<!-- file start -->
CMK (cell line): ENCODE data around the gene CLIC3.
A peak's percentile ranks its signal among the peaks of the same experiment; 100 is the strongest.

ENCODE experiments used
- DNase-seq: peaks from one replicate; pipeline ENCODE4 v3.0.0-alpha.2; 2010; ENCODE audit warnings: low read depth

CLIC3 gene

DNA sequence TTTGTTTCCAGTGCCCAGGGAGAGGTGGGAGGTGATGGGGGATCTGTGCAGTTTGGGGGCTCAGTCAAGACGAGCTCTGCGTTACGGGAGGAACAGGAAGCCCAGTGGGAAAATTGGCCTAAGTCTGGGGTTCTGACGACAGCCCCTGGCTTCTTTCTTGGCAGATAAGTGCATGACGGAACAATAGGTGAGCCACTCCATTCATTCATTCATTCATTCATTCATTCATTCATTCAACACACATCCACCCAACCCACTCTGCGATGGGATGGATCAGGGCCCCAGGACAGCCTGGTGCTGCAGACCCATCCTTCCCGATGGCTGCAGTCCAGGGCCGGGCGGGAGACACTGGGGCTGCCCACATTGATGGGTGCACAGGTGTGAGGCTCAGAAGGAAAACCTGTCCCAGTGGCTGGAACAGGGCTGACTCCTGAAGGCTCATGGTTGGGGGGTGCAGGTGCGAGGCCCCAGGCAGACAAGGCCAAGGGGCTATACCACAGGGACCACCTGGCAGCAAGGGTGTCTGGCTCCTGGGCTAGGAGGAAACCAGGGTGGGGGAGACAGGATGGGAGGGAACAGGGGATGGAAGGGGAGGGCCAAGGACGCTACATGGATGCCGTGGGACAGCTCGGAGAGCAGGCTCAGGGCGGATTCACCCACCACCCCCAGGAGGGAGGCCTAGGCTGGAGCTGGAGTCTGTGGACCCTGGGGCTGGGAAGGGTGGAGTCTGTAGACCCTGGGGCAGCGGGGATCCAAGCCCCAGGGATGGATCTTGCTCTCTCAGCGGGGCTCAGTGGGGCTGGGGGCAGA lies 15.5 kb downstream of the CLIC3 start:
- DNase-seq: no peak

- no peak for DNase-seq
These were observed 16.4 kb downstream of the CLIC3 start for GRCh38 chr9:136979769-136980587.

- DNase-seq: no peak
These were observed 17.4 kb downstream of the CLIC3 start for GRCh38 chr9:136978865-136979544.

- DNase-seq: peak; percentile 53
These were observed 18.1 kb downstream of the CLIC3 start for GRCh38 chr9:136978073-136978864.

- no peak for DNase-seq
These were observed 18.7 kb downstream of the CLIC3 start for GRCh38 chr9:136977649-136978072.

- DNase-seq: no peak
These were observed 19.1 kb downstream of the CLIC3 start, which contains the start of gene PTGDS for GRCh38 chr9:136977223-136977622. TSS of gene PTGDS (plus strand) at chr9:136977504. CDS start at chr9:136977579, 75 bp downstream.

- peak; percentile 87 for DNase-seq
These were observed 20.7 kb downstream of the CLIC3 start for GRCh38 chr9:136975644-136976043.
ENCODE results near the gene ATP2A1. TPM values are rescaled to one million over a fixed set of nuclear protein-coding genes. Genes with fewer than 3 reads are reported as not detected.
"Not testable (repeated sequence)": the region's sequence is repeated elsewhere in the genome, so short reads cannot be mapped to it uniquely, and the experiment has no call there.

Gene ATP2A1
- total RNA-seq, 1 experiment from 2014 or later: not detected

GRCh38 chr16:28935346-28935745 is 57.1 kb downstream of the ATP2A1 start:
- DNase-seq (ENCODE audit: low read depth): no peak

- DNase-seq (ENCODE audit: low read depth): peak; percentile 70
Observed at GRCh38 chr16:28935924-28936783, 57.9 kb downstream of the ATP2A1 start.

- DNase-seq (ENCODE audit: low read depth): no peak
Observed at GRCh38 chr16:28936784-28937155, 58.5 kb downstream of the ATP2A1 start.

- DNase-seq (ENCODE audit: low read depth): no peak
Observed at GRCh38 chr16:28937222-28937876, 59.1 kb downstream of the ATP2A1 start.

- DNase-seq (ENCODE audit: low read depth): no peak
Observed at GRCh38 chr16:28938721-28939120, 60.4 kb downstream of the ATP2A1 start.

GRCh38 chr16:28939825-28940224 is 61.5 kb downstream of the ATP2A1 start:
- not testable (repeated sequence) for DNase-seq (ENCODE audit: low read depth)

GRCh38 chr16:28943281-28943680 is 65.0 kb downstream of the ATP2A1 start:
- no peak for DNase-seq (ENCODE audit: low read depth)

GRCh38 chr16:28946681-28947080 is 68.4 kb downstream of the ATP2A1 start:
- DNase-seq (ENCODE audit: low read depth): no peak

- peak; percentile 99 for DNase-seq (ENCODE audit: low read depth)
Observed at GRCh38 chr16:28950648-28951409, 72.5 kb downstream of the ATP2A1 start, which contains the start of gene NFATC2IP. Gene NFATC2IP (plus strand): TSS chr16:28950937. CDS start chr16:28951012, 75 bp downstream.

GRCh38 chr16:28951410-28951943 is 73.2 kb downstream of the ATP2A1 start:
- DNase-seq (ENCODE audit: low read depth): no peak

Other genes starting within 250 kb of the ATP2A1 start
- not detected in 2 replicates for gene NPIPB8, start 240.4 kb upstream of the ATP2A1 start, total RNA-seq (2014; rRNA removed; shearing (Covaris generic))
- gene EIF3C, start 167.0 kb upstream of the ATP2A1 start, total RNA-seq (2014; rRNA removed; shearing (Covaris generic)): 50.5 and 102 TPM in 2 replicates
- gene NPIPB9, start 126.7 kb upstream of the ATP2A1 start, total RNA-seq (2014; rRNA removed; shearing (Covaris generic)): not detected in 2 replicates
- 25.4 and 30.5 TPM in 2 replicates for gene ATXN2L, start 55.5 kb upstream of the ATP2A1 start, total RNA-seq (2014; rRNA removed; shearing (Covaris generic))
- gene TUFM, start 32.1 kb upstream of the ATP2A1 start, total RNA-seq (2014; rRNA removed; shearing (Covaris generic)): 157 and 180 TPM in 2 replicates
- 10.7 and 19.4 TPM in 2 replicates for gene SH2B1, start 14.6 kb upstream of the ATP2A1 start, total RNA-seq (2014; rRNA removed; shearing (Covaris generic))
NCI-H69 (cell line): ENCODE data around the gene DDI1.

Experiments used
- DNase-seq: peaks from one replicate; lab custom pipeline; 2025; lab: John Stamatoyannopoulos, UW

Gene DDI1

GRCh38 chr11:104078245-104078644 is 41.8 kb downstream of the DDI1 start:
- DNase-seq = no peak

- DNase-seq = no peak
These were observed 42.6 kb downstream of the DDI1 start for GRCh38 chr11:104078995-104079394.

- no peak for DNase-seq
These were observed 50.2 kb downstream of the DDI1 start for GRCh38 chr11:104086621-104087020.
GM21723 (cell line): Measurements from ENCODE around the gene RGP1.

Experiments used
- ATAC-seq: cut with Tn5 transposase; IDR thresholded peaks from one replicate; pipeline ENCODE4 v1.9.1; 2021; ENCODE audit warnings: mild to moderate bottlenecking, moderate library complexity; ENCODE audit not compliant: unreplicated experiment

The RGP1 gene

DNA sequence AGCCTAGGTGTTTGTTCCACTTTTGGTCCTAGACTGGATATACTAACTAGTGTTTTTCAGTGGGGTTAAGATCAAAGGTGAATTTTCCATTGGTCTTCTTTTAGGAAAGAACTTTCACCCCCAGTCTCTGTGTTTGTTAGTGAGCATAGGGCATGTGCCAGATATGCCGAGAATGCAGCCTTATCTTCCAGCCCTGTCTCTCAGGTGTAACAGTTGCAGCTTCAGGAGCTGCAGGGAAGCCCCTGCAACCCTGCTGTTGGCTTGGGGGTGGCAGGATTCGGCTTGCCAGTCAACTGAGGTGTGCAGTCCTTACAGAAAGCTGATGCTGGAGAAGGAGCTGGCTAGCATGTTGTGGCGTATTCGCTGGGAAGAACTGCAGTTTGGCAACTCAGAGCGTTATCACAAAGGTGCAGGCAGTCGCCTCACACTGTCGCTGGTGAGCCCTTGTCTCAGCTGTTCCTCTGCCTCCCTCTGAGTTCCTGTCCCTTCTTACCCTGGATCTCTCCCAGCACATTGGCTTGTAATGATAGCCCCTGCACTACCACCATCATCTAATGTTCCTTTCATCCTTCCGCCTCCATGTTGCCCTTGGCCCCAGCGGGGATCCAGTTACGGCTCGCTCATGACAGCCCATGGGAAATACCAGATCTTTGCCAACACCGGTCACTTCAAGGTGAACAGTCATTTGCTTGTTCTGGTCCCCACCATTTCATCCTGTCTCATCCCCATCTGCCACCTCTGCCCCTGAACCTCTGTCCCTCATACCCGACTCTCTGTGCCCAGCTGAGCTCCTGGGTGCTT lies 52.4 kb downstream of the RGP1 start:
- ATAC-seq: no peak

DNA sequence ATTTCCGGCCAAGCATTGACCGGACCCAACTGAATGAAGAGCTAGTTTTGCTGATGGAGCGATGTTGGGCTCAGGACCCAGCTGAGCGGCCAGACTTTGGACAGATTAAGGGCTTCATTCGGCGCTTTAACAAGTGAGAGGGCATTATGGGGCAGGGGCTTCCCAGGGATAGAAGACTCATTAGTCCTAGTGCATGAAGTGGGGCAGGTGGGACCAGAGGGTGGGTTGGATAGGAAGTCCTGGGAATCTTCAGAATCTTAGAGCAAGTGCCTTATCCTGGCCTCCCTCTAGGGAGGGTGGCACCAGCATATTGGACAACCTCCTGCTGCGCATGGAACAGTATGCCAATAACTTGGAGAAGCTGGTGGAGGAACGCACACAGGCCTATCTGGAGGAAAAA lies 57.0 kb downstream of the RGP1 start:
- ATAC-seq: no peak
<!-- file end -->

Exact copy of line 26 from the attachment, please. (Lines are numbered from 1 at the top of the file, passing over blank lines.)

- DNase-seq (ENCODE audit: low read depth): peak; percentile 70